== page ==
Loch Ness Monsters pictures
Phylis Canion holds the head of what she called a Chupacabras at her home in Cuero, Texas, on Aug. 31, 2007. She found the strange-looking animal dead outside her ranch and thinks it is responsible for killing many of her chickens.
A view of the Loch Ness Monster, near Inverness, Scotland, on April 19, 1934. The photograph, one of two pictures known as the "surgeon's photographs, " was allegedly taken by Col. Robert Kenneth Wilson, though it was later exposed as a hoax by one of the participants, Chris Spurling. On his deathbed, Spurling revealed that the pictures were staged by himself, Marmaduke and Ian Wetherell, and Wilson. References to a monster in Loch Ness date back to St. Columba's biography in 565 A.D. More than 1, 000 people claim to have seen "Nessie, " and the area is, consequently, a popular tourist attraction.
In England, a kayaker took this photo on Lake Windemere, near Bowness in Cumbria. "At a distance, I thought it was some sort of large dog, " said Tom Pickles. "Then I realized just how long it was." Ever since the first reports of Bow-Nessie emerged in 2006 from Lake Windermere, a legend has taken root with people wondering if this could be a not-too-distant relative of the legendary Loch Ness Monster of Scotland.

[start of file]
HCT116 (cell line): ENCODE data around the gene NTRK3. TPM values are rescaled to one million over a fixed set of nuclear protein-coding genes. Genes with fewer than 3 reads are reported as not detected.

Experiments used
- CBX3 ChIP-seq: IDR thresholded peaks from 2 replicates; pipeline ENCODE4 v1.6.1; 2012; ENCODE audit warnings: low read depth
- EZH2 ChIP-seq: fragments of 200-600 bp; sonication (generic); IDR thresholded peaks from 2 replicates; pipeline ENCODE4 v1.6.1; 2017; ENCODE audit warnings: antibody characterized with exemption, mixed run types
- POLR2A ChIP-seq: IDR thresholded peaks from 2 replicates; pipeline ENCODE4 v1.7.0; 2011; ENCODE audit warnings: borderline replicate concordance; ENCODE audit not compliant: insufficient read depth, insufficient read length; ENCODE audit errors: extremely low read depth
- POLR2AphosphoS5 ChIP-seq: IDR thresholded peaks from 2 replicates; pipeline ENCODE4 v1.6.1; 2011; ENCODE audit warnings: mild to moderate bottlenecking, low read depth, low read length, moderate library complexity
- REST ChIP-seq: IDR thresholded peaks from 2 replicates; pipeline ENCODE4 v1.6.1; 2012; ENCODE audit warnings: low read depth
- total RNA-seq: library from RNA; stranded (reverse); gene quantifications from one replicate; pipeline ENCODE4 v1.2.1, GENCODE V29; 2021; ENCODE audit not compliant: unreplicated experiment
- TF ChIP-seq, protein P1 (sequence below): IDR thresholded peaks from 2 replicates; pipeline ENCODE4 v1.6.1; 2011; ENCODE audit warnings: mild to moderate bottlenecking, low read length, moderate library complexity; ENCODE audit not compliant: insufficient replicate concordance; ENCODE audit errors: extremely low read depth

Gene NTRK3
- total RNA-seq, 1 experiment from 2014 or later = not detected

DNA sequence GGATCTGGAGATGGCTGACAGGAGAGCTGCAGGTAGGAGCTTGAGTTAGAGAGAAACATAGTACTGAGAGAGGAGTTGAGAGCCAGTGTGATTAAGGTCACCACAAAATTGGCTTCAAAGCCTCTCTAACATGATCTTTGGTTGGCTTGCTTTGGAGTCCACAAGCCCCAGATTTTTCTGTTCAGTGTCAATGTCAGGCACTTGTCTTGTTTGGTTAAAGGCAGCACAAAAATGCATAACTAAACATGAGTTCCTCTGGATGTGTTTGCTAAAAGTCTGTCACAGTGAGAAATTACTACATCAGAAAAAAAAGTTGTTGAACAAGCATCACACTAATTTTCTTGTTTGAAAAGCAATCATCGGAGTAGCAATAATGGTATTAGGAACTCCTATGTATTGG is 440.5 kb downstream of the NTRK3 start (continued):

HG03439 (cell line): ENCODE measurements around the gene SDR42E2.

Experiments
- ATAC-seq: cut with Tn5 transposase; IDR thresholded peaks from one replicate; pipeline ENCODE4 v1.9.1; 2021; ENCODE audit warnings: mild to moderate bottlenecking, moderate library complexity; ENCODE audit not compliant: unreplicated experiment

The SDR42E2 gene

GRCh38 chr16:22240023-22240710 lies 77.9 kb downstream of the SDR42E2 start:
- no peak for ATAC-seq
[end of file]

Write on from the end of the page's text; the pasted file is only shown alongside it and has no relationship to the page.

This is a photo of boats at Urquhart Bay, Loch Ness, Scotland, on Aug. 6, 1983, made by American wildlife photographer Erik Beckjord. It shows splashes on the surface of Loch Ness made by an unidentified object (white mark at center right), which Beckjord claimed could have been made by the Loch Ness Monster.
Robert H. Hines, president of the Academy of Applied Science, released this photo during a 1972 investigation of Loch Ness. Hines said his expedition took photo, which he said showed the fin of the Loch Ness Monster, and that it was substantiated by sonar and other scientific data that strongly suggests there is a large marine creature inhabiting Scotland's Loch Ness.
This mysterious shape was captured by photographer Mark Harrison while riding on a ferry off the Seacombe district of Wirral in the United Kingdom on the morning of May 25. Experts claim that it could be a harbor porpoise or a basking shark, but Harrison says, "Me? Clearly, I believe it's Nessie on her hols!"
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